Evaluate "The Scholar-Gypsy" as a Victorian poem with a particular focus on its theme and elements.

“The Scholar-Gipsy” is a Victorian poem in that it focuses on the theme of the alienation of modern life. The eponymous character wants to escape the superficialities of the modern world to enjoy a more authentic existence with a band of gypsies.

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Society changed rapidly in Victorian Britain; for some people, too much. The breakneck development of the British economy—at that time the strongest in the world—caused disruption to the lives of millions. Although most people, in their own way, were eventually able to accommodate themselves to these changes, there were some...

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Society changed rapidly in Victorian Britain; for some people, too much. The breakneck development of the British economy—at that time the strongest in the world—caused disruption to the lives of millions. Although most people, in their own way, were eventually able to accommodate themselves to these changes, there were some who were never fully reconciled to them, and hankered after a simpler way of life.

Such people are symbolized by the scholar-gipsy. He yearns to escape from what he sees as the soulless superficialities of life in the modern world for a more authentic, satisfying existence, the kind that’s led by the band of traveling gypsies he joins. In especially strong language, Arnold describes modern life as a “disease”, implying that it is a contagion which must be avoided lest one succumb to it as so many have done.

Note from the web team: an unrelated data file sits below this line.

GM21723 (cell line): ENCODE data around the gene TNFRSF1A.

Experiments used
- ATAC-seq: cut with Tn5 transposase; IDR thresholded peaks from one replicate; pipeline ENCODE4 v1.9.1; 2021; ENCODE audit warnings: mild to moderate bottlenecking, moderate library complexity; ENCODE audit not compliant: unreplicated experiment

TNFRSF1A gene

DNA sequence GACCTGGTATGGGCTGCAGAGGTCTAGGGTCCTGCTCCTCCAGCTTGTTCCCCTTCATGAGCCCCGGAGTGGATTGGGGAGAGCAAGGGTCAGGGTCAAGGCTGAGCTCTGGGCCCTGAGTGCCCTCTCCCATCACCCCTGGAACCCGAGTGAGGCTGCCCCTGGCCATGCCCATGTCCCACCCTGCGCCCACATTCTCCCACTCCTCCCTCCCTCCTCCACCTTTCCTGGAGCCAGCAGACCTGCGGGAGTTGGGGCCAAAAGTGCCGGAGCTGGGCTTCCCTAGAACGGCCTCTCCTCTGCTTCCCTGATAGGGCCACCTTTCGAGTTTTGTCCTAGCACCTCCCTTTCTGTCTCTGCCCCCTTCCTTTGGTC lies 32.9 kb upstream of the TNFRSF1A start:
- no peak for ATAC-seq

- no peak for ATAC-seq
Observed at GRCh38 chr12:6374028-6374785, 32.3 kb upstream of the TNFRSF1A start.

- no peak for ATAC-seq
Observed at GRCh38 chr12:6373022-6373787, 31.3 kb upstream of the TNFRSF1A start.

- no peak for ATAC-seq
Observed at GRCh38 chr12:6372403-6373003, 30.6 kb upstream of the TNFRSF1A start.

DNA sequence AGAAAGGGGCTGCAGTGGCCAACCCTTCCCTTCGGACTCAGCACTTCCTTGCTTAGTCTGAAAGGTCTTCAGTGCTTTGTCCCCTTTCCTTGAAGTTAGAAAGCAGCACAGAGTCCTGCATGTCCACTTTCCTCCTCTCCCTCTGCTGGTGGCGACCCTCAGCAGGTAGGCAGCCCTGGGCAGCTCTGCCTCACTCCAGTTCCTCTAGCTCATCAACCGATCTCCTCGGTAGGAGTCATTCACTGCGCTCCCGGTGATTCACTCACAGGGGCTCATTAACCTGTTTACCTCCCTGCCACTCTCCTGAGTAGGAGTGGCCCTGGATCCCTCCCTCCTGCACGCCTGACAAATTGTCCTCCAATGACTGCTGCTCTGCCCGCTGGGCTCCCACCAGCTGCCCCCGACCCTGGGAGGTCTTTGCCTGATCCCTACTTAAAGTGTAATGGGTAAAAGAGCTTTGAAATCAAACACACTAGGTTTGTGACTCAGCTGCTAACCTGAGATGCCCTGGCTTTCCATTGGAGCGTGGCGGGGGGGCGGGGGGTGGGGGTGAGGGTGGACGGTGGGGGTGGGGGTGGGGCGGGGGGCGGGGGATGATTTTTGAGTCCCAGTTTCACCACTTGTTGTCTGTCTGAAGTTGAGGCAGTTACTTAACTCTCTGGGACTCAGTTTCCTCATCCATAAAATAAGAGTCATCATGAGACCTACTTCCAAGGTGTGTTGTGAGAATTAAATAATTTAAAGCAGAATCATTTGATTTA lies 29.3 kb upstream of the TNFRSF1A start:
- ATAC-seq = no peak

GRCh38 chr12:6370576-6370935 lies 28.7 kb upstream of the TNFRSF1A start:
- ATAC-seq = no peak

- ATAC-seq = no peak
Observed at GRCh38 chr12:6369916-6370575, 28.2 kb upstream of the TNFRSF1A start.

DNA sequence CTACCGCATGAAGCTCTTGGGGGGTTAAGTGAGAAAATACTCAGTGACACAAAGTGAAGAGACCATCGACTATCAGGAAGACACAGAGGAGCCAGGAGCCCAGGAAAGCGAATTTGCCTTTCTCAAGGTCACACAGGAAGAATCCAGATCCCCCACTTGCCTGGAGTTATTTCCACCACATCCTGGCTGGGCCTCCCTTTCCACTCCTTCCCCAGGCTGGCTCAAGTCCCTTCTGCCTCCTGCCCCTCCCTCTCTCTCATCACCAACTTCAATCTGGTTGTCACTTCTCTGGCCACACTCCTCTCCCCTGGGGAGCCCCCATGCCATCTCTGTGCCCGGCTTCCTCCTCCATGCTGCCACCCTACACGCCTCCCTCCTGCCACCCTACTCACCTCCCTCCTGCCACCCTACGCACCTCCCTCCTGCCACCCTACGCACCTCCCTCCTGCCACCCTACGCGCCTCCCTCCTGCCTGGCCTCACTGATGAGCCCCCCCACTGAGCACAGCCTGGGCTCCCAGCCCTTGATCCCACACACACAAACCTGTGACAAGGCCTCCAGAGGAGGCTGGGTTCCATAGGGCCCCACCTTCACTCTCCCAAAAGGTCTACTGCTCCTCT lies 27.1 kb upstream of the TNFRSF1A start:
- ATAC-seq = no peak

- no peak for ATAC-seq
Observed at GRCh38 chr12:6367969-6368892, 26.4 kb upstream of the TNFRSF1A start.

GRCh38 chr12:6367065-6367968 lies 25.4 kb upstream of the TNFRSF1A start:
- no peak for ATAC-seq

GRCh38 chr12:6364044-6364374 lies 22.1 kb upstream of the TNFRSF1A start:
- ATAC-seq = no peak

The scholar-gipsy doesn’t want to be yet another faceless victim of Victorian society; he seeks a richer, fuller, more meaningful existence. Steadfastly refusing to conform as millions of others have done, he finds his natural home among those whose lifestyle involves moving around from place to place, following their own long-standing traditions and customs. In doing so, the scholar-gipsy has finally found a way to transcend modern life by escaping it altogether. Though he still remains in the world, he is no longer of it.

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